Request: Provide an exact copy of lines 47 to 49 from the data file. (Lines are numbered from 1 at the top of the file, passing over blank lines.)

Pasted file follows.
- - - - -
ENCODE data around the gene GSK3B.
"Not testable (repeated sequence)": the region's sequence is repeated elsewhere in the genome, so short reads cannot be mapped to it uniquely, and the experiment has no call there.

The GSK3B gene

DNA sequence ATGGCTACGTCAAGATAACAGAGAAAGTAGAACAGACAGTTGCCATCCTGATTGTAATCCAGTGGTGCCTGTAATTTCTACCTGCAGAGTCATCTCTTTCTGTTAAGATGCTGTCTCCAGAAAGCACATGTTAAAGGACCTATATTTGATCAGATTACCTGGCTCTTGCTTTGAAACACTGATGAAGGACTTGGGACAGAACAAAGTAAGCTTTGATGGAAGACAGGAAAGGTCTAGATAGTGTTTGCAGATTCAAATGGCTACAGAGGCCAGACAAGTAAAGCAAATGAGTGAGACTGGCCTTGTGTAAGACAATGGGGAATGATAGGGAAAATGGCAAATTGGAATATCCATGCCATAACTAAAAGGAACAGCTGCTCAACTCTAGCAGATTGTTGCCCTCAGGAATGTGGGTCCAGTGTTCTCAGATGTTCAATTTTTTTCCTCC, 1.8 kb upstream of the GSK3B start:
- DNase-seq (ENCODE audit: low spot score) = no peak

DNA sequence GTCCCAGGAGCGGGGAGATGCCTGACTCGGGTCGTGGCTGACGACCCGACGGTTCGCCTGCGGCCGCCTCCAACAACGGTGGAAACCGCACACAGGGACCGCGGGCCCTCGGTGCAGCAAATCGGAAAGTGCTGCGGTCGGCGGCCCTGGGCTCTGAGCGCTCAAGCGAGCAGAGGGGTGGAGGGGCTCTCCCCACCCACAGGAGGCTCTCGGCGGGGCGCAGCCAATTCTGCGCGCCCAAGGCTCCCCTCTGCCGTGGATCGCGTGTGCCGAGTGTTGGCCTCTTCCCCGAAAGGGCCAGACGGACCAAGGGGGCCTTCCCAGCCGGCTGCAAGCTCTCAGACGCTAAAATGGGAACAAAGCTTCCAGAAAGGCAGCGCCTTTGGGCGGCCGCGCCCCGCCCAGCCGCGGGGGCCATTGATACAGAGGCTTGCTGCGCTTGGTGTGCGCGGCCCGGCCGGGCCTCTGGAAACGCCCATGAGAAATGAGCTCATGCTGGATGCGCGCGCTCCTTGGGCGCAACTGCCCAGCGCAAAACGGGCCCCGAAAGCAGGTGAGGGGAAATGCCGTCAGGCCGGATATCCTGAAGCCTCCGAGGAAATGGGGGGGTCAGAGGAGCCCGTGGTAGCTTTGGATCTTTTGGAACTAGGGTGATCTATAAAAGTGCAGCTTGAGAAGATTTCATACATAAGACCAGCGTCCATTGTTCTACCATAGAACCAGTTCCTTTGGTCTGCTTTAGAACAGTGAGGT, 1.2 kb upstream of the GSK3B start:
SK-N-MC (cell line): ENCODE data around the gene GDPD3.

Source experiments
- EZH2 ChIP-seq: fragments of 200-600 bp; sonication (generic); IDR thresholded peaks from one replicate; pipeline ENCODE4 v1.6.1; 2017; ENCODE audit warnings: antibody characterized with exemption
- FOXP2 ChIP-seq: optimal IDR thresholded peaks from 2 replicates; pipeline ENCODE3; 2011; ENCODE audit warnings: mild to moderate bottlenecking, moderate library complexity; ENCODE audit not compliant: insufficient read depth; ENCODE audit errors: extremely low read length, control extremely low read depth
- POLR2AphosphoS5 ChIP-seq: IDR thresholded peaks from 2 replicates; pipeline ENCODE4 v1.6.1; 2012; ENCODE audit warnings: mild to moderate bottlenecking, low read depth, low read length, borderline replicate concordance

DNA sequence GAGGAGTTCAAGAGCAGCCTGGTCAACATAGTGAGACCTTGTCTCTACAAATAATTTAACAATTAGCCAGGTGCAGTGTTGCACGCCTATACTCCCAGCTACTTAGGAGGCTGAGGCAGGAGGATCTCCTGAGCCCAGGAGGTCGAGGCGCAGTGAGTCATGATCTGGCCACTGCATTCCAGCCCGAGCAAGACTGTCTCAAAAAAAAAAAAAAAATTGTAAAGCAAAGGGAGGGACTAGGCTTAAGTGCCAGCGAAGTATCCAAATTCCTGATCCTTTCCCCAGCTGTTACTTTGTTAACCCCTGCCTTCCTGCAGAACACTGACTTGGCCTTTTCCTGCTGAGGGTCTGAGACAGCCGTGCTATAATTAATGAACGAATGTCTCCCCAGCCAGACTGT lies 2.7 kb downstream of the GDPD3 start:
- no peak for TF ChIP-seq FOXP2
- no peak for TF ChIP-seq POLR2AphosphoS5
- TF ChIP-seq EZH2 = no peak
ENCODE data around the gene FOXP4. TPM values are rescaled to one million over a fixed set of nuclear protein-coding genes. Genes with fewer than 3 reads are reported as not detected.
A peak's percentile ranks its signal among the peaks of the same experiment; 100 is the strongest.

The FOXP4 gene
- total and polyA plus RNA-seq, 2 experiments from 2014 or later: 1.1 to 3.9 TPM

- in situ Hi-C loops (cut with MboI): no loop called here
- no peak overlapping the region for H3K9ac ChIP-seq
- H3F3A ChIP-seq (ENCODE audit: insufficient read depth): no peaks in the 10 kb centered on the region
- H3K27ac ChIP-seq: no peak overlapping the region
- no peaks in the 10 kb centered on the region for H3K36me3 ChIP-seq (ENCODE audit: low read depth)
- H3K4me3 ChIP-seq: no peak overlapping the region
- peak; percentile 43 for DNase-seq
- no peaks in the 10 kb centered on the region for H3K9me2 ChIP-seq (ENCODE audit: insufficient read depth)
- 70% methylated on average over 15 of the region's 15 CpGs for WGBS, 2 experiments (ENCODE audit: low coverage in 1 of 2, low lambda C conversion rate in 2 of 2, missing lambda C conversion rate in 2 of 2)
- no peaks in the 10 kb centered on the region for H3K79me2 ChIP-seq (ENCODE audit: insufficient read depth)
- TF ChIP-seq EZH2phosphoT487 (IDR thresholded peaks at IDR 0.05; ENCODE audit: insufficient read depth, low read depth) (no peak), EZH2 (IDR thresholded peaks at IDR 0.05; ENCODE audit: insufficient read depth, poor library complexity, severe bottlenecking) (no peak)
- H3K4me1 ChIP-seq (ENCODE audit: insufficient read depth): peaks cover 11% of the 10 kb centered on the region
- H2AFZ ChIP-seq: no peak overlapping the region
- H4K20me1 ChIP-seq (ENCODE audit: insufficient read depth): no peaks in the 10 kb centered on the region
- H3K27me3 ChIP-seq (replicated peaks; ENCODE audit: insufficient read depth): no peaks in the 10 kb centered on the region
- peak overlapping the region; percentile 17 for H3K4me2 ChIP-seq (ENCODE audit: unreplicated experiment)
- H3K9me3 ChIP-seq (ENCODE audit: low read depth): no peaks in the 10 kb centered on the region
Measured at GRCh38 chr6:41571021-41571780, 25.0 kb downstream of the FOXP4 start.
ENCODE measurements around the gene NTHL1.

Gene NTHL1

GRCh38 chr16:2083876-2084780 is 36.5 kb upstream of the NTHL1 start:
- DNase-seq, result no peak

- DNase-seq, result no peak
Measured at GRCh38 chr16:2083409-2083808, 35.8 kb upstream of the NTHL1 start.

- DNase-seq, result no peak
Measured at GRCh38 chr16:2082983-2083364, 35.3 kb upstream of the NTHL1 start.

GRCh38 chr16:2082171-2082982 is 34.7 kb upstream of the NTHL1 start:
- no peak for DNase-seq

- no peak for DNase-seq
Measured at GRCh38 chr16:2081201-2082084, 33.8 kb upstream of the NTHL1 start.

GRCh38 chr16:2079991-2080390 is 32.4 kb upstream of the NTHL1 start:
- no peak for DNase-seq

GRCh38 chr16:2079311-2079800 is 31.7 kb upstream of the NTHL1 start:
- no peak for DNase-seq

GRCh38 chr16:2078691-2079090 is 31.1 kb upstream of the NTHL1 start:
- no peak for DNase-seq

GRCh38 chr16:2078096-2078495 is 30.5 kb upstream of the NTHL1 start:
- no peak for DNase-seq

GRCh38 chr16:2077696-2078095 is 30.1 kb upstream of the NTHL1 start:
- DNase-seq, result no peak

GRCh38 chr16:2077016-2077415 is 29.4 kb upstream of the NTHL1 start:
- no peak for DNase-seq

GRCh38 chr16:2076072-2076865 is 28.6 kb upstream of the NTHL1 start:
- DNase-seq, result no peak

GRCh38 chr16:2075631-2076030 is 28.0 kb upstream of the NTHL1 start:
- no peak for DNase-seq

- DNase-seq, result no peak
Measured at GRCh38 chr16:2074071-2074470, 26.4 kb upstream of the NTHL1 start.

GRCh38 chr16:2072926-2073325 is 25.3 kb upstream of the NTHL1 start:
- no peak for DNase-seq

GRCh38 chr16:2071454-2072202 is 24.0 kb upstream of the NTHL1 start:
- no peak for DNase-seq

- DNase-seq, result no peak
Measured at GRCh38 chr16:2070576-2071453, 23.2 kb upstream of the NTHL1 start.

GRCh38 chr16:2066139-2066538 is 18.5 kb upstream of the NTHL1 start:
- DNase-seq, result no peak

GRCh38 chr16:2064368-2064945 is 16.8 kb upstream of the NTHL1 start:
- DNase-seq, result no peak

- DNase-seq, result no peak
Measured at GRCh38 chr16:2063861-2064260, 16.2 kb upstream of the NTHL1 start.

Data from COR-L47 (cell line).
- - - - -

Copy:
- no peak for DNase-seq

- no peak for DNase-seq
Measured at GRCh38 chr16:2081201-2082084, 33.8 kb upstream of the NTHL1 start.